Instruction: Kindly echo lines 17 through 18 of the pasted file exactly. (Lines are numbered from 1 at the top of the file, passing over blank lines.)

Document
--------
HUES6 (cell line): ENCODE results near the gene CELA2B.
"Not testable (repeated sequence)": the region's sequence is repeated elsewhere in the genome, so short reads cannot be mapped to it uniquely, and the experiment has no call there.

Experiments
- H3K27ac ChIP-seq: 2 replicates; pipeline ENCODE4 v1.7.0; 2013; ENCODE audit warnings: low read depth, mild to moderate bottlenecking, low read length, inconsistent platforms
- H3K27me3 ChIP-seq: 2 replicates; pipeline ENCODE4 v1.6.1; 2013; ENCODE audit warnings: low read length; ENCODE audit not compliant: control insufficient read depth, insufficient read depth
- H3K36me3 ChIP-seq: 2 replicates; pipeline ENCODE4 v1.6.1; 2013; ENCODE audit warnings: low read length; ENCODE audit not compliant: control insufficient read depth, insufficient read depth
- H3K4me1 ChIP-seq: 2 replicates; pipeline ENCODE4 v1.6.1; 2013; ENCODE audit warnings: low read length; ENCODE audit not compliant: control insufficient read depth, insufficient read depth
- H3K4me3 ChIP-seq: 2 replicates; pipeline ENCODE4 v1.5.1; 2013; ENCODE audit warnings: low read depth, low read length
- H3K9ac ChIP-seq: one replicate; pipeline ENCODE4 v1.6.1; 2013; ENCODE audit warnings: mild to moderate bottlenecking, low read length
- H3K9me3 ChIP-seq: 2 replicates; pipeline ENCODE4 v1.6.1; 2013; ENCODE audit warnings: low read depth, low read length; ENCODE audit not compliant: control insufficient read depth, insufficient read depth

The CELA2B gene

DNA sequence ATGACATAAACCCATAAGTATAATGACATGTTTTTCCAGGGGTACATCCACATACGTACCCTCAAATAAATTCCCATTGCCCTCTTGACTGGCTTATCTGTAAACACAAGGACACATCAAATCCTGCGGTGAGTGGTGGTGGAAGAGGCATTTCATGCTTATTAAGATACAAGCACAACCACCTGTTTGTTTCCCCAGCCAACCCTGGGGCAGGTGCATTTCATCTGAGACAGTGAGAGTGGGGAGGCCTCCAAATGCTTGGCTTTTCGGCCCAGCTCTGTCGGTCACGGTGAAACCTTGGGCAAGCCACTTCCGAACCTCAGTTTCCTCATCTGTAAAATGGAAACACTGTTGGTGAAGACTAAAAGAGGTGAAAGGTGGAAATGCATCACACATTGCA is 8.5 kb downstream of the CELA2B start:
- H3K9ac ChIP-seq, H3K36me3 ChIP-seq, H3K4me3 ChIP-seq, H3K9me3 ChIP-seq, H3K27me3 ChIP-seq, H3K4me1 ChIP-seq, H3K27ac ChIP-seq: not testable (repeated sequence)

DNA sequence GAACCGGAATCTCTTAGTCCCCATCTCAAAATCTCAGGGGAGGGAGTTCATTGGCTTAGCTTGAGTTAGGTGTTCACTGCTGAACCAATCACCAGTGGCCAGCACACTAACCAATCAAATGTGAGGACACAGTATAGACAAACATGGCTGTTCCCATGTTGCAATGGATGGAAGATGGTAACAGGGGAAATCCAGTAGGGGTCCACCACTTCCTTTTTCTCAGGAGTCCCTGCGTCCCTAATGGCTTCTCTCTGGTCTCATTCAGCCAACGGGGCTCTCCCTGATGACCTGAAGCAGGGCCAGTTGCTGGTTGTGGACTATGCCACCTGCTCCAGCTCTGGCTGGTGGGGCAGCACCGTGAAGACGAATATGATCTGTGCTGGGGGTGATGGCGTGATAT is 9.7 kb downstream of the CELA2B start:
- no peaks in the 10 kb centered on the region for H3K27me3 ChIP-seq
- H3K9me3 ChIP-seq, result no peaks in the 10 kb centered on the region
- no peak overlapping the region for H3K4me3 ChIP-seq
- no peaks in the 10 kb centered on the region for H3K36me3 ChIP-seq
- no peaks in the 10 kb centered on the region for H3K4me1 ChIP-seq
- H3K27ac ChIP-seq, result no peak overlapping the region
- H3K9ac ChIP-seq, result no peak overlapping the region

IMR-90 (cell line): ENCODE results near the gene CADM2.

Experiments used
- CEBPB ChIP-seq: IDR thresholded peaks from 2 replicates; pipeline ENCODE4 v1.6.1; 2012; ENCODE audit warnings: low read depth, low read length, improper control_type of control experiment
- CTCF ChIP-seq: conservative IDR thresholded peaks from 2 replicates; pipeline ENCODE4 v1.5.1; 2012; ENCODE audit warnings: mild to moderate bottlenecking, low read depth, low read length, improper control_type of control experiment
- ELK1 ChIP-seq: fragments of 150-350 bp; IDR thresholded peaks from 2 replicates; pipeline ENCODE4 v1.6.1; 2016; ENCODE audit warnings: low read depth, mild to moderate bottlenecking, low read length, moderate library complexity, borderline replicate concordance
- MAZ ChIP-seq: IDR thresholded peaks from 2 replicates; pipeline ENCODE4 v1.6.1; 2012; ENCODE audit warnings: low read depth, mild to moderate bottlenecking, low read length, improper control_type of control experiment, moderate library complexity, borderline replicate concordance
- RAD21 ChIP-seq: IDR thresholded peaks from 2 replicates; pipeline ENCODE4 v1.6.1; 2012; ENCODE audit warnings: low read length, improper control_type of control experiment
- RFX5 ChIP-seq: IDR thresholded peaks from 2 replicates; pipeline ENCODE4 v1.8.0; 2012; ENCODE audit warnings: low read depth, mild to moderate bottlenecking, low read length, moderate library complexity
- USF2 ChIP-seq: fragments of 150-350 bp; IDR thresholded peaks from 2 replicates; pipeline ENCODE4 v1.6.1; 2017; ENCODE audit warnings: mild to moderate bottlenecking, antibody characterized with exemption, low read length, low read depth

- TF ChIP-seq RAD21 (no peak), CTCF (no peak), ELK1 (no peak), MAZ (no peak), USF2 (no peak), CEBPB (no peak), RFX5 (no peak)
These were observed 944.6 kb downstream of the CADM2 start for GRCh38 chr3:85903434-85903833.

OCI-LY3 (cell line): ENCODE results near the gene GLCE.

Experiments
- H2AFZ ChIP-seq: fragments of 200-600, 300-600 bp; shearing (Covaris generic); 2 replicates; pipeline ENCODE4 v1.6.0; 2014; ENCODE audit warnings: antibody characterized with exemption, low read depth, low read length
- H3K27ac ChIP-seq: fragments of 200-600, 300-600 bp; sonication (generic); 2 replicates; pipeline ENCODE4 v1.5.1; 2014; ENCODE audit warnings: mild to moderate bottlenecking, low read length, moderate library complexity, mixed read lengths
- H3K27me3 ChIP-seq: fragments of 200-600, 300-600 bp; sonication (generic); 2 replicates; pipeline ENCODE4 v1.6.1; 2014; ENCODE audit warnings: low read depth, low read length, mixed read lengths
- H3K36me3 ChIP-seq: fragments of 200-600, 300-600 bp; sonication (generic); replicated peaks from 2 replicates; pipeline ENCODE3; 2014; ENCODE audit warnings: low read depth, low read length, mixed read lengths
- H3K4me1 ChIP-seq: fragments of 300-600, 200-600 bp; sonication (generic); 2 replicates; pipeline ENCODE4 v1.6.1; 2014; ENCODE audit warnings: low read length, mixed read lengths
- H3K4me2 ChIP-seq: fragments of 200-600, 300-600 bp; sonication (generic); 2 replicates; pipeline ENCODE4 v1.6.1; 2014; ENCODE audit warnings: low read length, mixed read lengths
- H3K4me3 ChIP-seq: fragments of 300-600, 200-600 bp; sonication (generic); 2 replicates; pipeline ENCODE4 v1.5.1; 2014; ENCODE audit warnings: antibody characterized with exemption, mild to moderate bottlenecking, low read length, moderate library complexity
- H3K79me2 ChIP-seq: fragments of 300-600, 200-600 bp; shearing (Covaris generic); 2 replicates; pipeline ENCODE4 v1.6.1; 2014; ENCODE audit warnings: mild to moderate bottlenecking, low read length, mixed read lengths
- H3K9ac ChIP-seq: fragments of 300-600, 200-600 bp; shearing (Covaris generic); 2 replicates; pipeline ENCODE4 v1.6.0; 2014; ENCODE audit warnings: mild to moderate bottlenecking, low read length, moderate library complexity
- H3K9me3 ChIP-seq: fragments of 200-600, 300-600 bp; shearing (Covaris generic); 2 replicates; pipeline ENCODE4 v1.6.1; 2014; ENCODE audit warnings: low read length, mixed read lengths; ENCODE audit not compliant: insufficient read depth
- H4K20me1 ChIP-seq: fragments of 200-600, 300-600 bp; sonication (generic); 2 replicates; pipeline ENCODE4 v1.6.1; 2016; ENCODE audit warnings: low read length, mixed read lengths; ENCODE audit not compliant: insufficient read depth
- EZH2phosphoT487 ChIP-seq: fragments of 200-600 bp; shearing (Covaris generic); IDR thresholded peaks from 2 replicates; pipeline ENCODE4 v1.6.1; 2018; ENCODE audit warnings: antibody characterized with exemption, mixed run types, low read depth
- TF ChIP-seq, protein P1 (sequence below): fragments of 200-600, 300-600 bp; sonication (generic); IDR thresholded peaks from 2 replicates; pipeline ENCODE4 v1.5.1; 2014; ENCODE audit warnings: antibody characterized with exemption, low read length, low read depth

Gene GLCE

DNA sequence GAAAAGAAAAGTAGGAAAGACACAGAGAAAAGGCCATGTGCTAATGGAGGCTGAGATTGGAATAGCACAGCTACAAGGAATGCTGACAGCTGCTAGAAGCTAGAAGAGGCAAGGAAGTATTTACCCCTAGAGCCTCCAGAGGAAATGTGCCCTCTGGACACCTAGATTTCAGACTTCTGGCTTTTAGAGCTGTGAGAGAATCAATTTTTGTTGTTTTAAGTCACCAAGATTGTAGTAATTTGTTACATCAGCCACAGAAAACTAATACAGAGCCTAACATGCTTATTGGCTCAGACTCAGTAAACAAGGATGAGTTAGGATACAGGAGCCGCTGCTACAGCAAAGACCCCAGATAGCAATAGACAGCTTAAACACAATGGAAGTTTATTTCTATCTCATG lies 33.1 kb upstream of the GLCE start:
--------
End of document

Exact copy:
- no peak overlapping the region for H3K4me3 ChIP-seq
- no peaks in the 10 kb centered on the region for H3K36me3 ChIP-seq